Reshaping Toronto's Waterfront

Edited by Gene Desfor and Jennefer Laidley

© 2011

Large-scale development is once again putting Toronto's waterfront at the leading edge of change. As in other cities around the world, policymakers, planners, and developers are envisioning the waterfront as a space of promise and a prime location for massive investments. Currently, the waterfront is being marketed as a crucial territorial wedge for economic ascendancy in globally competitive urban areas.

Reshaping Toronto's Waterfront analyses how and why 'problem spaces' on the waterfront have become 'opportunity spaces' during the past hundred and fifty years. Contributors with diverse areas of expertise illuminate processes of development and provide fresh analyses of the intermingling of nature and society as they appear in both physical forms and institutional arrangements, which define and produce change. Reshaping Toronto's Waterfront is a fundamental resource for understanding the waterfront as a dynamic space that is neither fully tamed nor wholly uncontrolled.

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Product Details

  • Division: Scholarly Publishing
  • World Rights
  • Page Count: 392 pages
  • Illustrations: 39
  • Dimensions: 6.0in x 0.9in x 9.0in
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SKU# SP002734

  • PUBLISHED MAY 2011

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    Regular Price: $33.95

    ISBN 9781442610019
  • PUBLISHED MAY 2011

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    ISBN 9781442640276
  • PUBLISHED MAY 2011

    From: $25.46

    Regular Price: $33.95

Quick Overview

Reshaping Toronto’s Waterfront is a fundamental resource for understanding the waterfront as a dynamic space that is neither fully tamed nor wholly uncontrolled.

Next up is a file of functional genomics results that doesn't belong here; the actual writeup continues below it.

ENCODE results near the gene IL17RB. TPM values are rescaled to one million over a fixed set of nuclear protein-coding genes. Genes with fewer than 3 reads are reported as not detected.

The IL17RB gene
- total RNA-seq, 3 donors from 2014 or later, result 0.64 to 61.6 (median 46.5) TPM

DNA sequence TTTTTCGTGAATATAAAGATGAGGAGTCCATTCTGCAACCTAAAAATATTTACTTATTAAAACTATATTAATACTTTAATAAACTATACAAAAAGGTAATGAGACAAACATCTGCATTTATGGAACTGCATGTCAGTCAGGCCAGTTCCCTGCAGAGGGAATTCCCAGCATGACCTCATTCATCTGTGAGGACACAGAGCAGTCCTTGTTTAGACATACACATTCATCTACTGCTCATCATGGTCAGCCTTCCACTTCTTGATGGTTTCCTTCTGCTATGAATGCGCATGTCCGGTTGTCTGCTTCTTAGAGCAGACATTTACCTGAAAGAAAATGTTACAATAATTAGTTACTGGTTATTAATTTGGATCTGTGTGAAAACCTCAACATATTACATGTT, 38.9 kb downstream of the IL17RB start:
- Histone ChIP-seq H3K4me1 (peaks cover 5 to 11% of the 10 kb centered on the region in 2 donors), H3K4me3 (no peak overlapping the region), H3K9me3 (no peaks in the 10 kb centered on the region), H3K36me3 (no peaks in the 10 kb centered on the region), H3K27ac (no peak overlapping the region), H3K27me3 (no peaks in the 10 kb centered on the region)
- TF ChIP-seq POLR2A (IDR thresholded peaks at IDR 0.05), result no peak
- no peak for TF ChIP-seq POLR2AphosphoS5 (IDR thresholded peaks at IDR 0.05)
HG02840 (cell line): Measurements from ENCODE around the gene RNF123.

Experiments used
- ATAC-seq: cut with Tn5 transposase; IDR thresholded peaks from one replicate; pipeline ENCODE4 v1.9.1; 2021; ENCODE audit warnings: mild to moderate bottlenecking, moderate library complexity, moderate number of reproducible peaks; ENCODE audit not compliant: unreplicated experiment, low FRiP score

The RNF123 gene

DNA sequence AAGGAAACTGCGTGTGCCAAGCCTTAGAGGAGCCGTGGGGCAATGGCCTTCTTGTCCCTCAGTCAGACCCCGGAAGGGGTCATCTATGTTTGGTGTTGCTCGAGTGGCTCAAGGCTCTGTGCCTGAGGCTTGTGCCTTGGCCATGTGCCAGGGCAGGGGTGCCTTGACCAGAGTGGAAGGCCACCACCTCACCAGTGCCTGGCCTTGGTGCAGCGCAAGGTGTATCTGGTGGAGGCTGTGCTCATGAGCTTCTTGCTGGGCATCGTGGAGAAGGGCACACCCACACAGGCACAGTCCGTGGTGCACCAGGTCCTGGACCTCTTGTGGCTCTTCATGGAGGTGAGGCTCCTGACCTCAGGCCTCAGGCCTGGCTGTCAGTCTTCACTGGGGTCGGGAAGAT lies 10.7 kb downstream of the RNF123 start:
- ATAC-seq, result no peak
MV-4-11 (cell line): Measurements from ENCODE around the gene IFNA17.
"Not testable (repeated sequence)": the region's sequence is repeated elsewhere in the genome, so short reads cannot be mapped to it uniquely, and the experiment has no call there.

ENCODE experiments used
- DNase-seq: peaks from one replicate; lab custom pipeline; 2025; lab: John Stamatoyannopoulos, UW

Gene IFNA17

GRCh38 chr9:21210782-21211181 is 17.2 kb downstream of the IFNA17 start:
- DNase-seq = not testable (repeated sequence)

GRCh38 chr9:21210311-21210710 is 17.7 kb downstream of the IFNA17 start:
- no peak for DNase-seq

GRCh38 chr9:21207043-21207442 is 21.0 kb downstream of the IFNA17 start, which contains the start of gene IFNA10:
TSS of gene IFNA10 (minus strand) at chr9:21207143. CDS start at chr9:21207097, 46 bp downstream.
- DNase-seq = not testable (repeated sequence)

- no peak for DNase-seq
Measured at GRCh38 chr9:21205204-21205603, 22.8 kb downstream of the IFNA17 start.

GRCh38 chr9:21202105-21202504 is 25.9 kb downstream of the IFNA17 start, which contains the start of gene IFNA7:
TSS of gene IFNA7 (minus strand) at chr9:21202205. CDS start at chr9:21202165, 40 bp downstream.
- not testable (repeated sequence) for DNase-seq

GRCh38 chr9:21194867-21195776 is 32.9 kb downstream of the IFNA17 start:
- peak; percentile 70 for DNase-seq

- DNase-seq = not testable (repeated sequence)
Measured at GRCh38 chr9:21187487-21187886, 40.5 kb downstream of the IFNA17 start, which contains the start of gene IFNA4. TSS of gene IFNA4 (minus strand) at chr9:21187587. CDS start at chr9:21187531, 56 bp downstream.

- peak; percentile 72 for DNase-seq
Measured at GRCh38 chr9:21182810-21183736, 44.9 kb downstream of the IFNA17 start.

Reshaping Toronto's Waterfront

Edited by Gene Desfor and Jennefer Laidley

© 2011

Large-scale development is once again putting Toronto's waterfront at the leading edge of change. As in other cities around the world, policymakers, planners, and developers are envisioning the waterfront as a space of promise and a prime location for massive investments. Currently, the waterfront is being marketed as a crucial territorial wedge for economic ascendancy in globally competitive urban areas.

Reshaping Toronto's Waterfront analyses how and why 'problem spaces' on the waterfront have become 'opportunity spaces' during the past hundred and fifty years. Contributors with diverse areas of expertise illuminate processes of development and provide fresh analyses of the intermingling of nature and society as they appear in both physical forms and institutional arrangements, which define and produce change. Reshaping Toronto's Waterfront is a fundamental resource for understanding the waterfront as a dynamic space that is neither fully tamed nor wholly uncontrolled.

Continue Reading Read Less

Product Details

  • Division: Scholarly Publishing
  • World Rights
  • Page Count: 392 pages
  • Illustrations: 39
  • Dimensions: 6.0in x 0.9in x 9.0in
  • Reviews